• Partnering With an NBFC or Financial Institution – Last but not least is a partnership model wherein a fintech company develops a digital lending application &, at the back end, tie-ups with an NBFC or financial institution to secure capital. At its essence, this is a win-win model for both the stakeholders as the financial institution, or NBFC can leverage the prowess of the fintech company to reach & acquire more customers, while the fintech company benefits from gaining easy access to capital.

Now, while the first two business models are heavily regulated by the RBI (Reserve Bank of India), as both the financial institution as well as the NBFC needs to acquire a license to extend consumer loans to borrowers, the third business model is where the problems begin to appear.

Until the later half of 2021, the RBI had no laws in place to regulate & monitor these digital lending solutions, which further added to the problem. At its essence, since the fintech applications, which is the face of this partnership, did not need to publicly report either the NBFC they are partnering with or publicize their rules, regulations & guidelines in terms of servicing digital loans, they were essentially left to self regulate themselves which is a flawed & biased concept, to say the least.

As per the CGAP report, more than half of these supposed lending applications on the PlayStore & AppStore were fraudulent & illegal & this became widely evident both by scanning their review sections as well as tracking consumer’s digital activity on social media websites like Twitter.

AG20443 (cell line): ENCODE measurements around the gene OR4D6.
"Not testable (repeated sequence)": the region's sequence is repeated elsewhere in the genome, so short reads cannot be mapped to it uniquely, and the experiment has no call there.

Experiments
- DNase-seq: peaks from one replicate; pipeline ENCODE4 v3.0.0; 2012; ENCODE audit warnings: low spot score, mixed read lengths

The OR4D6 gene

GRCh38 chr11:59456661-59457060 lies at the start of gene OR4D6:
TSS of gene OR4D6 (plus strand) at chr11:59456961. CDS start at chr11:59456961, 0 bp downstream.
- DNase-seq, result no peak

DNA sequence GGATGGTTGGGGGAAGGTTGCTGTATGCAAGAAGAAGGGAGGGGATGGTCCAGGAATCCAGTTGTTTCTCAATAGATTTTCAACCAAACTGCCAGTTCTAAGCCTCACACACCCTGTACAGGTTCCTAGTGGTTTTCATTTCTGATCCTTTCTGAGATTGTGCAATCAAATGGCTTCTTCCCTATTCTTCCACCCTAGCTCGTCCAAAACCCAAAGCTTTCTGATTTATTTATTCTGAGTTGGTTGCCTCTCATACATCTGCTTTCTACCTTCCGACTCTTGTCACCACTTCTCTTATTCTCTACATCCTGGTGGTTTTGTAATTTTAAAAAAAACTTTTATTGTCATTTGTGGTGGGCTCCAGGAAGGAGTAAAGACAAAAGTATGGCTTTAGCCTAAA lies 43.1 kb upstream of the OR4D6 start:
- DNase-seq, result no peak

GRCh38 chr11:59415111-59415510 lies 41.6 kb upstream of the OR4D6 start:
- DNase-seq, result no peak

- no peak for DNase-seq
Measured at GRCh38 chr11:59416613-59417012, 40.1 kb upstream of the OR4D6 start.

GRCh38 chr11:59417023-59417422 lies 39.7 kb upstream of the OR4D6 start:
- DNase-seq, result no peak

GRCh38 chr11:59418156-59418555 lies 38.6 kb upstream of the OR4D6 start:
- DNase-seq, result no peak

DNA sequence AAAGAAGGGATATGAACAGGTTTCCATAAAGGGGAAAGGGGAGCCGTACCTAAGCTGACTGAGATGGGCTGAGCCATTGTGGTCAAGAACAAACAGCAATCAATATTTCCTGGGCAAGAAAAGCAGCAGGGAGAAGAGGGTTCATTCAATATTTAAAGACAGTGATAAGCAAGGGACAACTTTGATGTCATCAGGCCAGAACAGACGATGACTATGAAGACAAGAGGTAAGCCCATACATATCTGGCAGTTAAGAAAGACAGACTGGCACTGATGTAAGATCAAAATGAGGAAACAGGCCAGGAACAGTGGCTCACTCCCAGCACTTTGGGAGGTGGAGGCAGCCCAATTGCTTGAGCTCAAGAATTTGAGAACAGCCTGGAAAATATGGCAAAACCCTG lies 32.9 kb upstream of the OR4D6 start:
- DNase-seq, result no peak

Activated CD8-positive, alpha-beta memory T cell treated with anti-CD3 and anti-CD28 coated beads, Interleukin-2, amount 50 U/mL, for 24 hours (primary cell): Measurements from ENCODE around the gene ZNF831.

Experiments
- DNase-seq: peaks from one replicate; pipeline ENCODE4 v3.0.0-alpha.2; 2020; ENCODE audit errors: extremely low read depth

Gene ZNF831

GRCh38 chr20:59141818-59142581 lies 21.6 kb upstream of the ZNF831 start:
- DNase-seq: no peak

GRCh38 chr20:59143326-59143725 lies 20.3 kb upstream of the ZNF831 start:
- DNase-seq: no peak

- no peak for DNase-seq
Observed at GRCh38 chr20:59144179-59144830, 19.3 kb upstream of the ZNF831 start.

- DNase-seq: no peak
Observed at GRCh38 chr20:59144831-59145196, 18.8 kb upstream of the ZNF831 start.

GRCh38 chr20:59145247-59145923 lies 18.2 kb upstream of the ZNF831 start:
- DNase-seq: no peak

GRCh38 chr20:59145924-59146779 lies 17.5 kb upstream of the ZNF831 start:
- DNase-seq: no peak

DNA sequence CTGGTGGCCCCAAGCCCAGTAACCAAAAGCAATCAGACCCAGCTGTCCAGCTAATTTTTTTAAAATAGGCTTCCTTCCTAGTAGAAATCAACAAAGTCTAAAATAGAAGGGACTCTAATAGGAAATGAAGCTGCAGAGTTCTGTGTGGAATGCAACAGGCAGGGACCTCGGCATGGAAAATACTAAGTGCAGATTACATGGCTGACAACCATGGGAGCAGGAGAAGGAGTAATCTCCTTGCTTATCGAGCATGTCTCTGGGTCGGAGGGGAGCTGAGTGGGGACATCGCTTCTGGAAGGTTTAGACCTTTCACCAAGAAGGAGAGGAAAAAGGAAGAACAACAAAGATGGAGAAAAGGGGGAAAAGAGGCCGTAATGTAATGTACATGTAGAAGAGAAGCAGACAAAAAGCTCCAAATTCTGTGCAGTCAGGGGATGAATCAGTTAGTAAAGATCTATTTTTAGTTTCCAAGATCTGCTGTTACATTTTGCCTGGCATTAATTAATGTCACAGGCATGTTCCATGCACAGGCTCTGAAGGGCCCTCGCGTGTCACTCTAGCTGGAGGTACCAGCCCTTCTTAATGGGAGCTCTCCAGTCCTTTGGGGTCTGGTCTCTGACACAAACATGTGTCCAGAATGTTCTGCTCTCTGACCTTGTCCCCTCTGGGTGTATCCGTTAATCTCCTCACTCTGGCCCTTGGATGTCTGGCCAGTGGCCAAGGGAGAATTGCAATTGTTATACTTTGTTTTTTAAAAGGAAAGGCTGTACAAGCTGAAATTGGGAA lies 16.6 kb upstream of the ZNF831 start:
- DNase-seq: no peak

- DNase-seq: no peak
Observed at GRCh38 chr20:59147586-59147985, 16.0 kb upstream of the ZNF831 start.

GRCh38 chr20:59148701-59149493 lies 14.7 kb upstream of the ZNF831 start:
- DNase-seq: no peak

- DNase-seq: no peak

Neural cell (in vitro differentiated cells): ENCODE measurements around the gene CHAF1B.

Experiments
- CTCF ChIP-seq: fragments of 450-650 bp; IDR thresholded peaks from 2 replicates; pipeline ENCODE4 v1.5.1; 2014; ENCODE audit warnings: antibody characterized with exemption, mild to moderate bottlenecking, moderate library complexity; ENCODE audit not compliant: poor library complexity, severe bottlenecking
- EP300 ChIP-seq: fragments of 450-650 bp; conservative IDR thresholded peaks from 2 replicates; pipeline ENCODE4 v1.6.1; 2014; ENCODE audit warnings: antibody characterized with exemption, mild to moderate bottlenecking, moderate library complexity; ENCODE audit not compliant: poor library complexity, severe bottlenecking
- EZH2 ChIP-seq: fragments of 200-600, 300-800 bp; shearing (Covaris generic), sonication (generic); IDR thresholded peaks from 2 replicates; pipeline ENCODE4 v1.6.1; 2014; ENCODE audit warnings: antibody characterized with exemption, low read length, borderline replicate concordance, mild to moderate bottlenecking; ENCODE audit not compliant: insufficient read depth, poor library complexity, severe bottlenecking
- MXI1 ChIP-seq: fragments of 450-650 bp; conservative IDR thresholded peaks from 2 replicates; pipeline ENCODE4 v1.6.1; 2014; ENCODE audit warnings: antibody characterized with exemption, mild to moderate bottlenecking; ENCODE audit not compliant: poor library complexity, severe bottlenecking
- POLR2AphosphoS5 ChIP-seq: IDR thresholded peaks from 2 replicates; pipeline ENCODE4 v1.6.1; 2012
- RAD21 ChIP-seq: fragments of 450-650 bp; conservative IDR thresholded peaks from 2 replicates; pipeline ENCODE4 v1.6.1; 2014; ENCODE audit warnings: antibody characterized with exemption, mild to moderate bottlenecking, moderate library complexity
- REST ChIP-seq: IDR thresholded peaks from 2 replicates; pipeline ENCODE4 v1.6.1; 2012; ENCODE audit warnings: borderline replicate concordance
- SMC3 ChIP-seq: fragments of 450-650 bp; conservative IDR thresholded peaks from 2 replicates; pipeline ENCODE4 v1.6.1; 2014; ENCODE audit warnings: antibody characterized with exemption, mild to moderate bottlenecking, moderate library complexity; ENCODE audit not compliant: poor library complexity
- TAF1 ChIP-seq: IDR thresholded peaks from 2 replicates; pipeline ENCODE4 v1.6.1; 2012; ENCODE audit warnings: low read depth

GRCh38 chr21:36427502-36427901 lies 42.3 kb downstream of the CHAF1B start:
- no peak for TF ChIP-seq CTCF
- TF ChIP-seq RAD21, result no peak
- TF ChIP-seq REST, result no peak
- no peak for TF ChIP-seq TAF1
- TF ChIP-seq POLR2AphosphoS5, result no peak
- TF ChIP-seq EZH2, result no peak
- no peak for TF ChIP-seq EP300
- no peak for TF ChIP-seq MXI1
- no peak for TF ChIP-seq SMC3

Source : Analyzing Social Media to Spot Digital Consumer Credit Risks in India by CGAP

The most notorious of these applications not only constantly harassed borrowers for repayment but also employed various vigorous debt collection techniques, such as sending collection agents to their residential, current & office addresses, constantly reaching out to individuals from the borrower’s contact list & even several instances were reported where these applications accessed private gallery images of the borrowers & threatened to make them viral upon late repayment.

The CGAP survey focused on studying a sample size of 150,000 publicly posted reviews of online lending applications & by leveraging NLP (natural language processing) techniques, they were able to conclude that in this subset, the consumer to complaint ratio currently stands at 0.25.

However, while this might appear to be insignificant, it needs to be taken into account that those who were affected the most primarily lacked the skill of posting their reviews online, or we lack the tools to properly analyze them.

Along the same lines, it can also be safely concluded that a few bad apples are inflicting severe harm not only on the mindset of borrowers but also on their credit access & trust in the future, all of which has a significant negative impact on the digital lending industry.


In November 2021, the RBI proposed setting up a working group to monitor the state of digital lending in the country, especially via mobile applications & also proposed the formulation of various rules & regulations to properly oversee their activities & counter consumer harassment & betrayal right at the forefront.

However, the real life impact of these claims by the RBI is yet to be witnessed & in the meantime, several digital lending applications continue to rampage the lives of unsuspecting borrowers across the country.

Thank you for reading & I will see you in the next one.


  • Analyzing Social Media to Spot Digital Consumer Credit Risks in India [Link]
  • Humiliated by loan app financiers [Link]
  • Half of India’s working population of 400 mn people credit active: Report [Link]